• avoiding harsh chemicals or products with fragrance or perfume
  • avoiding triggers like extreme heat or foods you’re allergic to
  • managing stress
  • taking antibiotics in the event of an infection
  • keeping showers or baths brief
  • limiting use of hot water while bathing

In some cases, treatment for contact dermatitis isn’t necessary. It may clear up on its own.

“Atopic dermatitis tends to be more chronic and there are biologic medications that can be used, whereas contact dermatitis is more acute and eventually would resolve even without treatment,” Parks says.

In other words, prevention with contact dermatitis is key.

Identifying the cause of the allergy with contact dermatitis is important to avoid that trigger in the future. According to Dr. Massick, you want to focus on:

  • avoiding exposure as much as possible
  • washing your skin after exposure
  • oral antihistamines (if needed)
  • topical steroids for immediate symptomatic relief (you may need oral or systemic steroids depending on severity of the allergic reaction)

You will want to see a dermatologist if you experience the following.

For atopic dermatitis:

  • skin is severely inflamed or itchy
  • symptoms are affecting daily activities or are interfering with sleep at night
  • skin is infected and showing signs of scabbing and crusting, pus, or drainage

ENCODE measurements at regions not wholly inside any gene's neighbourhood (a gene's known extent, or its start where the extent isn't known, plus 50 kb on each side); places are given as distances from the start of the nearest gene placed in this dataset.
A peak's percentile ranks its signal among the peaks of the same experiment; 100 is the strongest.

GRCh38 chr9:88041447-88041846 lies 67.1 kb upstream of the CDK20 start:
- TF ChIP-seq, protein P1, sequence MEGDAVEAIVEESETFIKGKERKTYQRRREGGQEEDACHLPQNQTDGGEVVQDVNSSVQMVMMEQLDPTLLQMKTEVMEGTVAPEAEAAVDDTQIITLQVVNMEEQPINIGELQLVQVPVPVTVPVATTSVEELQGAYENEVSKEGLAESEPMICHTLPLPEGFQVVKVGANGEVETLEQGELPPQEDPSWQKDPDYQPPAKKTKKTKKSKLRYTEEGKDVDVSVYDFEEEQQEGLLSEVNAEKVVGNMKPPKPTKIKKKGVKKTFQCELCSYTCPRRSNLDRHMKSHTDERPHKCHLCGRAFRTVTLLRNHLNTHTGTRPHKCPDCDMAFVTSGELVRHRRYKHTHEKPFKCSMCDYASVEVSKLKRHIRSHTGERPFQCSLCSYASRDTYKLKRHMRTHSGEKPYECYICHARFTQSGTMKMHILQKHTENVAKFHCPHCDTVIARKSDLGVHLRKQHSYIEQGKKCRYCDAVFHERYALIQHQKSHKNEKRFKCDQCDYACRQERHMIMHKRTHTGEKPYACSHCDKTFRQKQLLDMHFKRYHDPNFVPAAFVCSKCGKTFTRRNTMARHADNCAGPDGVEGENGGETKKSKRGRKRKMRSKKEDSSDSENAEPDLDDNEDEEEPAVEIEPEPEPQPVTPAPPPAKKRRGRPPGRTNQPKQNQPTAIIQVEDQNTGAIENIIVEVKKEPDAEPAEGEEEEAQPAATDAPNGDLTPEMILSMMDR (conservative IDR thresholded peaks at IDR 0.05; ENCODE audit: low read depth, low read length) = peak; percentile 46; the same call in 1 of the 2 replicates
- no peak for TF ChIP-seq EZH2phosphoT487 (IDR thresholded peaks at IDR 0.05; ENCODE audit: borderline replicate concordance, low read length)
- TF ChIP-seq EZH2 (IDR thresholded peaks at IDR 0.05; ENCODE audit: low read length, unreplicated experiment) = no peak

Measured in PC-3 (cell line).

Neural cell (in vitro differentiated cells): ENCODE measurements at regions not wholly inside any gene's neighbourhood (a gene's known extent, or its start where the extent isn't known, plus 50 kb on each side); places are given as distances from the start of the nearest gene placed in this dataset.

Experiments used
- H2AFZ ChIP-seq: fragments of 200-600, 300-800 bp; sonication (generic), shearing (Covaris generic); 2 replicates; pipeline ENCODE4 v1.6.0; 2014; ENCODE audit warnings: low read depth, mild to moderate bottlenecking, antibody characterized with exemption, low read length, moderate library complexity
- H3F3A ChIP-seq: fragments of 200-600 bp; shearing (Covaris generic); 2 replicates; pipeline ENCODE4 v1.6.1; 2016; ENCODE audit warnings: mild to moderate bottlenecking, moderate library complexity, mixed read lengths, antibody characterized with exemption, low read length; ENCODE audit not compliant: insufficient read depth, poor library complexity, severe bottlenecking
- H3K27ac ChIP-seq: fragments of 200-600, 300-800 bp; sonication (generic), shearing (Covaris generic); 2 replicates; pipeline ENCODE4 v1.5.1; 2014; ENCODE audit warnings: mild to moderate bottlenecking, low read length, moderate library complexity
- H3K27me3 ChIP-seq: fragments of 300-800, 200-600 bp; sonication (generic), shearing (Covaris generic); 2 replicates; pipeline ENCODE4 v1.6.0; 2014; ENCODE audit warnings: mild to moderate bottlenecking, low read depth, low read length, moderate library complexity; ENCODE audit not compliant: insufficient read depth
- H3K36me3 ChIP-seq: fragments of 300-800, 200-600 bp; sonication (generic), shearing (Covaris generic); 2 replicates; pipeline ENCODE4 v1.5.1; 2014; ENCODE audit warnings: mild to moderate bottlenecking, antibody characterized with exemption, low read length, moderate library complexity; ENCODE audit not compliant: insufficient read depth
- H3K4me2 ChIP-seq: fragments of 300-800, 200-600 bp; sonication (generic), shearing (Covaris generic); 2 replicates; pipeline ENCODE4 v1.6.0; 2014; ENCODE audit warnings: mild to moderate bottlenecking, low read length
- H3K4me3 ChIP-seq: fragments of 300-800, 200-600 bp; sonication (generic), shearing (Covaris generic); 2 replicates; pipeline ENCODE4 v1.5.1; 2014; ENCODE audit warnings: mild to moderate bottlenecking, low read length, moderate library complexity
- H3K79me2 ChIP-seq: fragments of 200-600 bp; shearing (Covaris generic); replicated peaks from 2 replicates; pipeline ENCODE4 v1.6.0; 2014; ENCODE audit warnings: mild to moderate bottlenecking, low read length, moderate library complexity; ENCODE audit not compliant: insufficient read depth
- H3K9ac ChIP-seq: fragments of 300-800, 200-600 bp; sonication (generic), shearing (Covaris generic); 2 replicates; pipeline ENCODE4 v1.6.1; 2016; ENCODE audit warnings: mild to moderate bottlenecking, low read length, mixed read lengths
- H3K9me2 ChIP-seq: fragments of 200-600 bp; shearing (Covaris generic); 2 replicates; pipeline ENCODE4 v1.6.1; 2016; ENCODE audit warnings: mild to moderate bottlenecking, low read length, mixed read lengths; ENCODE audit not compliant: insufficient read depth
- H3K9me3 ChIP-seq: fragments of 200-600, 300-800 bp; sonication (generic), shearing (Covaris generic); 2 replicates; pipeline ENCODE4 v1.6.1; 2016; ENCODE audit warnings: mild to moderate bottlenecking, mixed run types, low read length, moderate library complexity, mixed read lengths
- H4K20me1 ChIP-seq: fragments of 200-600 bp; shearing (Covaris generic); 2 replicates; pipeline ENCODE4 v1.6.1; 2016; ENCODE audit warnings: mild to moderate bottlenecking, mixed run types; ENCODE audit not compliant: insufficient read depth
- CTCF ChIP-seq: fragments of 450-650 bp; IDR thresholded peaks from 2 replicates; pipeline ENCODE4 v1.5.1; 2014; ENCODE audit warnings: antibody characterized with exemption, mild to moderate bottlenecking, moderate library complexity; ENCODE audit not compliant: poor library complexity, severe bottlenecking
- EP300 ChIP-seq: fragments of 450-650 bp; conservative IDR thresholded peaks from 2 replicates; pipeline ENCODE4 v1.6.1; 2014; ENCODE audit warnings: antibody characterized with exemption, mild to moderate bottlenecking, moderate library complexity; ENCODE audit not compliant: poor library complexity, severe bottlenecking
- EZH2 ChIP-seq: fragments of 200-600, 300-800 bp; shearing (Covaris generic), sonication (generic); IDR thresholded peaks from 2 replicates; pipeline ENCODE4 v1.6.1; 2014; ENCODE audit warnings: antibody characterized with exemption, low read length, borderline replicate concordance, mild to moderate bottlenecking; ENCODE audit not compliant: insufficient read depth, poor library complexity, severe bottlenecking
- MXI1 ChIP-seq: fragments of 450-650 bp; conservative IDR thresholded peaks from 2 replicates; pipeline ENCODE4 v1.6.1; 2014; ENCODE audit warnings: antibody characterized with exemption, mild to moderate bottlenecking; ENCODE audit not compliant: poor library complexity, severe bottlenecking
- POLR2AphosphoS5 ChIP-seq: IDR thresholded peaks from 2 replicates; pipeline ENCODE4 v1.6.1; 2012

• symptoms aren’t improving despite treatment

For contact dermatitis:

All of the symptoms above and:

  • rash becomes painful
  • rash is spreading with no known cause

You will want to seek immediate medical attention if you experience any of the following:

Medical emergency

Go to the nearest emergency room or call 911 if you experience any of the following symptoms of a severe allergic reaction:

  • severe infection with pus
  • severe blistering
  • difficulty breathing
  • cough
  • difficulty swallowing

If you don’t already have a dermatologist, the Healthline FindCare tool can help you connect to physicians in your area.

While atopic dermatitis is usually inherited, contact dermatitis is the result of external stimuli. There are many similarities involving symptoms, diagnosis, and treatment.

See a dermatologist if your symptoms do not improve.